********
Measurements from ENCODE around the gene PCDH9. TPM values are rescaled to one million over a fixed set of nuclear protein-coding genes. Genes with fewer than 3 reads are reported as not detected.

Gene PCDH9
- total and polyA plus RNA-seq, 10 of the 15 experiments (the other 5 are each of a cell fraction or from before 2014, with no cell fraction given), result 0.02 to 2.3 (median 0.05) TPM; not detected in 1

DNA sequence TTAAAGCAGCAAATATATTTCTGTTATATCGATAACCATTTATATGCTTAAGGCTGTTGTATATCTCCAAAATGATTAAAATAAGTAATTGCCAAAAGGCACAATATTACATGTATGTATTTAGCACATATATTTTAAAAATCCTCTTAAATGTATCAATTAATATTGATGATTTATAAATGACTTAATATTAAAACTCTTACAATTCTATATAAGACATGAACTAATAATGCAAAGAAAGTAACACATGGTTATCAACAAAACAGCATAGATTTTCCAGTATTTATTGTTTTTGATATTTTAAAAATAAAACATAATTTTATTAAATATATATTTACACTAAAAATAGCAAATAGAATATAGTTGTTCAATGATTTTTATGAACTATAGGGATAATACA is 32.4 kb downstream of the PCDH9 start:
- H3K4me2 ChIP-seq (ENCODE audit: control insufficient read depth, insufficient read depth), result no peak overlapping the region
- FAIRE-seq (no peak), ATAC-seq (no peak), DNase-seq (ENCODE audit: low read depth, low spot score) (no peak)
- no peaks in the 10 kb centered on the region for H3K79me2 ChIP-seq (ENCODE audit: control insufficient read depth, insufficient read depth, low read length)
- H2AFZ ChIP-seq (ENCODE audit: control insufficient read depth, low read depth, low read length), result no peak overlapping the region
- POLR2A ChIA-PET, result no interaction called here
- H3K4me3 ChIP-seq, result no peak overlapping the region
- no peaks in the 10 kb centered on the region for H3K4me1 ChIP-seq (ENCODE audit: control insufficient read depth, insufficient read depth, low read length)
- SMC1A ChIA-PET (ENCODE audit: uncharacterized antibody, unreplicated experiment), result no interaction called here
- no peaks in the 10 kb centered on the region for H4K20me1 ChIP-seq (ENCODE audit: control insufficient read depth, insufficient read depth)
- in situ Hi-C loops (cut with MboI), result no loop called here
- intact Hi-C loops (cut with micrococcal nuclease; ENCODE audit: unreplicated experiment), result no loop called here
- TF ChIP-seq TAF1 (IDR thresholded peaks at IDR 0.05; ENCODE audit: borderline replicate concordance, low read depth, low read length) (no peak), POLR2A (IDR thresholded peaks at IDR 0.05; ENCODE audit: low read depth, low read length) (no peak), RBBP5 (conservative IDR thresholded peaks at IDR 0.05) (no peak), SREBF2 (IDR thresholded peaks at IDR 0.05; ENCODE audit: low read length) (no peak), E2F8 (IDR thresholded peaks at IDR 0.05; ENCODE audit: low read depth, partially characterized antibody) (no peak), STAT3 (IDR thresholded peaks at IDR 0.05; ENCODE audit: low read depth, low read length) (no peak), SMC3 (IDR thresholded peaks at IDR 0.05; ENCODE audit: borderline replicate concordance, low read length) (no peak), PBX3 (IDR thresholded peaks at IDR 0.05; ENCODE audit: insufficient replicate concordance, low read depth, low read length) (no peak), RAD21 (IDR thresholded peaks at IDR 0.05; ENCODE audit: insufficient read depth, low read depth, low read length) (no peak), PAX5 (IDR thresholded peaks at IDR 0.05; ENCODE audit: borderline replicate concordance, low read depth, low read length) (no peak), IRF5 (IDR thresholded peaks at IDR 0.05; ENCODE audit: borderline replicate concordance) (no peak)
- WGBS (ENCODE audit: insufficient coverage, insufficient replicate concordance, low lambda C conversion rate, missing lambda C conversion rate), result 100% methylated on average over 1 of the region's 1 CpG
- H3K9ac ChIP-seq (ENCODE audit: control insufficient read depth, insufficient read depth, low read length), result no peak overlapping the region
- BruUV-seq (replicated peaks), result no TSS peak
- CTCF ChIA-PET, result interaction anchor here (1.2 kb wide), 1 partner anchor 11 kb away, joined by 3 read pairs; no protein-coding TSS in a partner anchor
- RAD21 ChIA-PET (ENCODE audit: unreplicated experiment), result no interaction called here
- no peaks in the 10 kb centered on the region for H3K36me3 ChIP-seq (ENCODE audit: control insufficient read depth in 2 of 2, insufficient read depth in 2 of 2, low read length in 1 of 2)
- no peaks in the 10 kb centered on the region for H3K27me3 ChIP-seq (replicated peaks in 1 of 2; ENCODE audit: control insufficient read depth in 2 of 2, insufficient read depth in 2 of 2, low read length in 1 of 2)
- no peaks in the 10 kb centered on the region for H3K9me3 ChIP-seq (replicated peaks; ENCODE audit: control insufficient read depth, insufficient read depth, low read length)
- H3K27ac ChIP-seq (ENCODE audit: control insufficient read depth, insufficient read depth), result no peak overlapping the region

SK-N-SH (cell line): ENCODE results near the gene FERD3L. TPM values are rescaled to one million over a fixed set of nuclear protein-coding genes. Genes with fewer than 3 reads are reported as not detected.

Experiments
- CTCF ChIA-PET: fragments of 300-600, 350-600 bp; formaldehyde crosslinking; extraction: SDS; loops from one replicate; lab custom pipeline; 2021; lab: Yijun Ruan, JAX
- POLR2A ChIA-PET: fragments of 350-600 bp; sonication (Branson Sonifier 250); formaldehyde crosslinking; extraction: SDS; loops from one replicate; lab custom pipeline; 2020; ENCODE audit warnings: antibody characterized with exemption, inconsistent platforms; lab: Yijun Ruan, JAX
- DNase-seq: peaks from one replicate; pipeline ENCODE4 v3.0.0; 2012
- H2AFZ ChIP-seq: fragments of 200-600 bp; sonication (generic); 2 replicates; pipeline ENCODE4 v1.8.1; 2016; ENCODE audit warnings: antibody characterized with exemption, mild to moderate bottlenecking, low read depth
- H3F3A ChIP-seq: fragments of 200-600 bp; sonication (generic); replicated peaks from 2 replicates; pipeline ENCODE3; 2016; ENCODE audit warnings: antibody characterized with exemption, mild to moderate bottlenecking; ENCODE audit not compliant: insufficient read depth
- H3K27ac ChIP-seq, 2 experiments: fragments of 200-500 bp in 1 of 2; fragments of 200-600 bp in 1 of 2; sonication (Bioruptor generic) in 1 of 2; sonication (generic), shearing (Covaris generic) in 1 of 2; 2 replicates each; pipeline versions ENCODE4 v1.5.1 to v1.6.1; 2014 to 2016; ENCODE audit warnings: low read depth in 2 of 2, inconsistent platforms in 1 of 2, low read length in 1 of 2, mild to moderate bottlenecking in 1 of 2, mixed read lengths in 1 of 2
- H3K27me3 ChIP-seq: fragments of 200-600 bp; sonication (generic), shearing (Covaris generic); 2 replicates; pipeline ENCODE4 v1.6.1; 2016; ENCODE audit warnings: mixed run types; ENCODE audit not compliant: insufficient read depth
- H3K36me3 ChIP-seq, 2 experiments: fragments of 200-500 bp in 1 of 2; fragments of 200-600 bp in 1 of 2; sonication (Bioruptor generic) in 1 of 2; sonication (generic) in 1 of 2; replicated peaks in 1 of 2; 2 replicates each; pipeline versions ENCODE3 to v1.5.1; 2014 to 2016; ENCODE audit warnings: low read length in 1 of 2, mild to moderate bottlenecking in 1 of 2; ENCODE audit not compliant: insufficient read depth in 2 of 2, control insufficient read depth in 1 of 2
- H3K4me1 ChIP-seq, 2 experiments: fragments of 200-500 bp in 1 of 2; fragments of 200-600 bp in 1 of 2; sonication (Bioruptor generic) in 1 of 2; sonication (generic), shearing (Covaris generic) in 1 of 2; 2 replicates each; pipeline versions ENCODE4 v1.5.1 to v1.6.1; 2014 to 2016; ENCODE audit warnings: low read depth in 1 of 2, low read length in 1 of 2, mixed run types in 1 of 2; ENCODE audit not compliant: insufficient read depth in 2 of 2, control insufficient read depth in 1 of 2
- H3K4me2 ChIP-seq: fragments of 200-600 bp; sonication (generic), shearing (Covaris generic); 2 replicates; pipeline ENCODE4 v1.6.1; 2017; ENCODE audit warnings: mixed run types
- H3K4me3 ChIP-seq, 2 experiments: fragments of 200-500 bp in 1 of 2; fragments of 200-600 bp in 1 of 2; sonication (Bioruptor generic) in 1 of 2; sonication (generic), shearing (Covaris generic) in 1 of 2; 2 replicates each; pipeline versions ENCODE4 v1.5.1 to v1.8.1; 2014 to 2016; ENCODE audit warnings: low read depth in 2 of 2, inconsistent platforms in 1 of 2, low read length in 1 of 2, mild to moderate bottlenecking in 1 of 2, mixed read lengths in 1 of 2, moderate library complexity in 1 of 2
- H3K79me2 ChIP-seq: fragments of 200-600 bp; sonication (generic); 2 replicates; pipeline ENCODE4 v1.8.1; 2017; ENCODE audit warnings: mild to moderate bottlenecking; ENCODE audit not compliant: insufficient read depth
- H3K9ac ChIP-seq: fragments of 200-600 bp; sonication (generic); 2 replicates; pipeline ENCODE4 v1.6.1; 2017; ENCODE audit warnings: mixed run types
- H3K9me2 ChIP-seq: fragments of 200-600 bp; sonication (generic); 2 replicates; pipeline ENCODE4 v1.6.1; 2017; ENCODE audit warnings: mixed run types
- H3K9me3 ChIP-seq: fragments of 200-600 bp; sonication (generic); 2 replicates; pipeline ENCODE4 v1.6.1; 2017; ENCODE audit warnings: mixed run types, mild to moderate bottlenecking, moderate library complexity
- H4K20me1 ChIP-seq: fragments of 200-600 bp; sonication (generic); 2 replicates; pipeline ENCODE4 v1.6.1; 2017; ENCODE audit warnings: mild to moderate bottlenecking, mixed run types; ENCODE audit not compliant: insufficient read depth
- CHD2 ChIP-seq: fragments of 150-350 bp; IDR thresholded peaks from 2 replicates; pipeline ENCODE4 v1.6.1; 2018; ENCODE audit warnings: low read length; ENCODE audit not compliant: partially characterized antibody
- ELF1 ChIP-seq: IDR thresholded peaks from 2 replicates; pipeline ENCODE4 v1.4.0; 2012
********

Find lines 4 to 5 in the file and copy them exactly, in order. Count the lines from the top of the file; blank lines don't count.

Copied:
DNA sequence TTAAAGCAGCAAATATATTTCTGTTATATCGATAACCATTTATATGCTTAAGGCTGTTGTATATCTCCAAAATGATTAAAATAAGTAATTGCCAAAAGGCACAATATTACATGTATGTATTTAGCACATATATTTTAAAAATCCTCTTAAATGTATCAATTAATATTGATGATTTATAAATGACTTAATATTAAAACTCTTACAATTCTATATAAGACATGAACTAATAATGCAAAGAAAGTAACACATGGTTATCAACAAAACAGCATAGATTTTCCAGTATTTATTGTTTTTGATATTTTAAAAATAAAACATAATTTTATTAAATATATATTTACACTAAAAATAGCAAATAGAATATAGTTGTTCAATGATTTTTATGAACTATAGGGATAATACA is 32.4 kb downstream of the PCDH9 start:
- H3K4me2 ChIP-seq (ENCODE audit: control insufficient read depth, insufficient read depth), result no peak overlapping the region